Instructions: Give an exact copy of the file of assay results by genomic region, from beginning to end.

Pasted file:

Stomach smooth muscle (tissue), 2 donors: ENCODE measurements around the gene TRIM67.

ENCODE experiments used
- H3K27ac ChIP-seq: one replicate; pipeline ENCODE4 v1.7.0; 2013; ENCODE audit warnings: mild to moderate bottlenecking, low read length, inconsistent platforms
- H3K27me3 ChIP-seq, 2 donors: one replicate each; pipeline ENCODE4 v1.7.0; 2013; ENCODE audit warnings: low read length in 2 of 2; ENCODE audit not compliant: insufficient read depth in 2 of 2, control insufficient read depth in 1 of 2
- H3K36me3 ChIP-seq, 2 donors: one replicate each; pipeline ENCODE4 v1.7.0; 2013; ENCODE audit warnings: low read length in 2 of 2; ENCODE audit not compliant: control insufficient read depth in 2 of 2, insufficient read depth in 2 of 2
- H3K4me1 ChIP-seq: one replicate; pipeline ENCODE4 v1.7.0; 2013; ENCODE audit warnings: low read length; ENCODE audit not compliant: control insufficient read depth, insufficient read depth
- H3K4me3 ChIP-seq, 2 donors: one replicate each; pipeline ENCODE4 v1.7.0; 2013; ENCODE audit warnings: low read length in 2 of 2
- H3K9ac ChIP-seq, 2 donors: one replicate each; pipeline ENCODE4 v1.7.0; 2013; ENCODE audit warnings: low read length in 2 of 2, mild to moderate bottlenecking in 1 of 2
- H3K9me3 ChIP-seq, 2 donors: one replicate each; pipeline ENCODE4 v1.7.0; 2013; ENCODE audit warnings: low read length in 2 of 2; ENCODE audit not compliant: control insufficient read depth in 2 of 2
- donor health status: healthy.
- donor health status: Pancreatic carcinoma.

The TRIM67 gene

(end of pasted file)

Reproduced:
Stomach smooth muscle (tissue), 2 donors: ENCODE measurements around the gene TRIM67.

ENCODE experiments used
- H3K27ac ChIP-seq: one replicate; pipeline ENCODE4 v1.7.0; 2013; ENCODE audit warnings: mild to moderate bottlenecking, low read length, inconsistent platforms
- H3K27me3 ChIP-seq, 2 donors: one replicate each; pipeline ENCODE4 v1.7.0; 2013; ENCODE audit warnings: low read length in 2 of 2; ENCODE audit not compliant: insufficient read depth in 2 of 2, control insufficient read depth in 1 of 2
- H3K36me3 ChIP-seq, 2 donors: one replicate each; pipeline ENCODE4 v1.7.0; 2013; ENCODE audit warnings: low read length in 2 of 2; ENCODE audit not compliant: control insufficient read depth in 2 of 2, insufficient read depth in 2 of 2
- H3K4me1 ChIP-seq: one replicate; pipeline ENCODE4 v1.7.0; 2013; ENCODE audit warnings: low read length; ENCODE audit not compliant: control insufficient read depth, insufficient read depth
- H3K4me3 ChIP-seq, 2 donors: one replicate each; pipeline ENCODE4 v1.7.0; 2013; ENCODE audit warnings: low read length in 2 of 2
- H3K9ac ChIP-seq, 2 donors: one replicate each; pipeline ENCODE4 v1.7.0; 2013; ENCODE audit warnings: low read length in 2 of 2, mild to moderate bottlenecking in 1 of 2
- H3K9me3 ChIP-seq, 2 donors: one replicate each; pipeline ENCODE4 v1.7.0; 2013; ENCODE audit warnings: low read length in 2 of 2; ENCODE audit not compliant: control insufficient read depth in 2 of 2
- donor health status: healthy.
- donor health status: Pancreatic carcinoma.

The TRIM67 gene